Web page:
During the Supreme Court's oral arguments in the DACA case on November 12, Justice Sonia Sotomayor spoke inaccurately about the program's recipients:
I've always had some difficulty in understanding what's wrong with an agency saying, we're going to prioritize our removals, and for those people, like the DACA people who haven't committed crimes, who are lawfully employed, who are paying taxes, who pose no threat to our security, and there's a whole list of prerequisites, we're not going to exercise our limited resources to try to get rid of those people. [page 29]
There is, indeed, "a whole list of prerequisites" for DACA status. However, most of the prerequisites that Sotomayor mentioned are not on it. For example, DACA recipients are not required to be completely law-abiding. They can have up to two misdemeanor convictions and remain eligible for the program. Furthermore, they need not be "lawfully employed", as DACA has no work requirement — nor, for that matter, does it have a high school diploma requirement or an English proficiency requirement. As for being a taxpayer, there is again no such requirement in the DACA program.
Perhaps Sotomayor should be granted some leeway because she was speaking off the cuff. Nevertheless, similar inaccuracies have already appeared in a federal court's written opinion. In her decision last year, Ninth Circuit Judge Kim McClane Wardlaw falsely claimed that DACA recipients have "clean criminal records". She also wrote that DACA recipients "unwittingly entered the United States". Since recipients could be as old as 15 when they arrived, many were surely aware of their move!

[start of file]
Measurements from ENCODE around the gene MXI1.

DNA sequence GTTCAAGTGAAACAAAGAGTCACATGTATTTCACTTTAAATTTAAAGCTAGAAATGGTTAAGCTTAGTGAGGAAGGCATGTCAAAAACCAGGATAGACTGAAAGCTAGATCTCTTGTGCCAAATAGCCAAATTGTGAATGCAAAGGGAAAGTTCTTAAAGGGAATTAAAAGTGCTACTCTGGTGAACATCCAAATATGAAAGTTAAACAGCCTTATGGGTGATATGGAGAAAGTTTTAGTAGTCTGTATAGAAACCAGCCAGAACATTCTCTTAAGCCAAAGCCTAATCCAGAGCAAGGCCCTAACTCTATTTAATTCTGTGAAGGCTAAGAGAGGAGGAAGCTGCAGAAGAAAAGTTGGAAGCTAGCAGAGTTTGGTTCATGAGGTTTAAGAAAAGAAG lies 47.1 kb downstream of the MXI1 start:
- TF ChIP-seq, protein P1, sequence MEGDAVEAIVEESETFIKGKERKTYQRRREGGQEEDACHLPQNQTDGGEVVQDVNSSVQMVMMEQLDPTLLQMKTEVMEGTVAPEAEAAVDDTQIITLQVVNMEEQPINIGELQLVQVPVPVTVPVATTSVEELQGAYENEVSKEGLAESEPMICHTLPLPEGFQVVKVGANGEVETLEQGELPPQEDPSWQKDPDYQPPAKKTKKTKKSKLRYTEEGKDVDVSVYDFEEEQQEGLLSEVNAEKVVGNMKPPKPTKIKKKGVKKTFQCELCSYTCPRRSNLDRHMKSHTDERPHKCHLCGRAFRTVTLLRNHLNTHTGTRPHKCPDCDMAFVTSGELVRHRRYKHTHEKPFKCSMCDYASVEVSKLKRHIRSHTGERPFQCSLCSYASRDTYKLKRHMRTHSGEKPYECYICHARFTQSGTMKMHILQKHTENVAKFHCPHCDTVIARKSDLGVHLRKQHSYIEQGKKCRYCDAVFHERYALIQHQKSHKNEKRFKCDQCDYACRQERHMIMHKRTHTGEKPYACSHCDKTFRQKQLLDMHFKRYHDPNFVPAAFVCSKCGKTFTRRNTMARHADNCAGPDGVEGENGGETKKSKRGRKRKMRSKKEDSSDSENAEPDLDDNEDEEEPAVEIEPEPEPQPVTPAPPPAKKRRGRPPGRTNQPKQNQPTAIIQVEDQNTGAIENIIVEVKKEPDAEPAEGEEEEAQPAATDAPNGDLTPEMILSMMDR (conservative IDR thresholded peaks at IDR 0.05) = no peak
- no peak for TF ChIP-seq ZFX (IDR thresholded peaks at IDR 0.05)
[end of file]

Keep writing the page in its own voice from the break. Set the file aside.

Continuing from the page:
The misleading rhetoric is understandable for an activist, but it is unbecoming of a judge, and it does a disservice to the debate. As I wrote last year:
Supporting DACA is easier when recipients can be described as law-abiding, productive, living here through no fault of their own, and unconnected to their birth countries. But that's not what DACA requires. If the program's architects wanted to describe recipients that way, they should have imposed those requirements in the application process. They did not. Instead, they allowed DACA to cover a much broader group of illegal immigrants.
If the DACA program as written is so desirable, proponents should be willing to defend its application to the whole population of beneficiaries — not just to the cases who are most sympathetic.
There is a small irony here. In the present Supreme Court case, litigants have accused the Trump administration of hiding behind an assessment that DACA is illegal. They say that rather than "owning" its opposition to DACA on policy grounds, the administration cravenly insisted that the law tied its hands. However, the same litigants seem unwilling to own their support for DACA on policy grounds, as they often imply that DACA covers only an idealized subset of the actual recipients.